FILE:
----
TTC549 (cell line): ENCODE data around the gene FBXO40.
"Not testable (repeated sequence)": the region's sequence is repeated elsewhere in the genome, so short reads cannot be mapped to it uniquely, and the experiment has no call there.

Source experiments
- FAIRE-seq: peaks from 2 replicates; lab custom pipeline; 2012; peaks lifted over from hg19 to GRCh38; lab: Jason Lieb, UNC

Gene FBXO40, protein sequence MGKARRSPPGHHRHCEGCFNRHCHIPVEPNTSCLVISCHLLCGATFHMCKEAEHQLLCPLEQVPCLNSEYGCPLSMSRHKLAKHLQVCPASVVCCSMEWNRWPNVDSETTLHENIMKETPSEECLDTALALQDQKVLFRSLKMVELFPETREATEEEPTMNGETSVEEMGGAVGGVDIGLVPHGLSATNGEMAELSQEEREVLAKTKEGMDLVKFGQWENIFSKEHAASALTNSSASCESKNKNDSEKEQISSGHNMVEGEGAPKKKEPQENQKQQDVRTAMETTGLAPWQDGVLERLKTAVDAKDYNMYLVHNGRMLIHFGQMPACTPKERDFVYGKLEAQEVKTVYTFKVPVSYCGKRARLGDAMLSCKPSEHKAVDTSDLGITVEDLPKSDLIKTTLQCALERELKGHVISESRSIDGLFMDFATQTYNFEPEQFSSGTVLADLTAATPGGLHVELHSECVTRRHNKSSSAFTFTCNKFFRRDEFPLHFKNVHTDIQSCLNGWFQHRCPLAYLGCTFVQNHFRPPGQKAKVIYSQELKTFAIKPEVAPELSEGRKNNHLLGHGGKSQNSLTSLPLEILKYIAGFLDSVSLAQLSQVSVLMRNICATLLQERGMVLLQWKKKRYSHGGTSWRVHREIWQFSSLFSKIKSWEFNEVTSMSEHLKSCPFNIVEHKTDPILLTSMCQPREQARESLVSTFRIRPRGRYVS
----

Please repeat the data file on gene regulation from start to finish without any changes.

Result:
TTC549 (cell line): ENCODE data around the gene FBXO40.
"Not testable (repeated sequence)": the region's sequence is repeated elsewhere in the genome, so short reads cannot be mapped to it uniquely, and the experiment has no call there.

Source experiments
- FAIRE-seq: peaks from 2 replicates; lab custom pipeline; 2012; peaks lifted over from hg19 to GRCh38; lab: Jason Lieb, UNC

Gene FBXO40, protein sequence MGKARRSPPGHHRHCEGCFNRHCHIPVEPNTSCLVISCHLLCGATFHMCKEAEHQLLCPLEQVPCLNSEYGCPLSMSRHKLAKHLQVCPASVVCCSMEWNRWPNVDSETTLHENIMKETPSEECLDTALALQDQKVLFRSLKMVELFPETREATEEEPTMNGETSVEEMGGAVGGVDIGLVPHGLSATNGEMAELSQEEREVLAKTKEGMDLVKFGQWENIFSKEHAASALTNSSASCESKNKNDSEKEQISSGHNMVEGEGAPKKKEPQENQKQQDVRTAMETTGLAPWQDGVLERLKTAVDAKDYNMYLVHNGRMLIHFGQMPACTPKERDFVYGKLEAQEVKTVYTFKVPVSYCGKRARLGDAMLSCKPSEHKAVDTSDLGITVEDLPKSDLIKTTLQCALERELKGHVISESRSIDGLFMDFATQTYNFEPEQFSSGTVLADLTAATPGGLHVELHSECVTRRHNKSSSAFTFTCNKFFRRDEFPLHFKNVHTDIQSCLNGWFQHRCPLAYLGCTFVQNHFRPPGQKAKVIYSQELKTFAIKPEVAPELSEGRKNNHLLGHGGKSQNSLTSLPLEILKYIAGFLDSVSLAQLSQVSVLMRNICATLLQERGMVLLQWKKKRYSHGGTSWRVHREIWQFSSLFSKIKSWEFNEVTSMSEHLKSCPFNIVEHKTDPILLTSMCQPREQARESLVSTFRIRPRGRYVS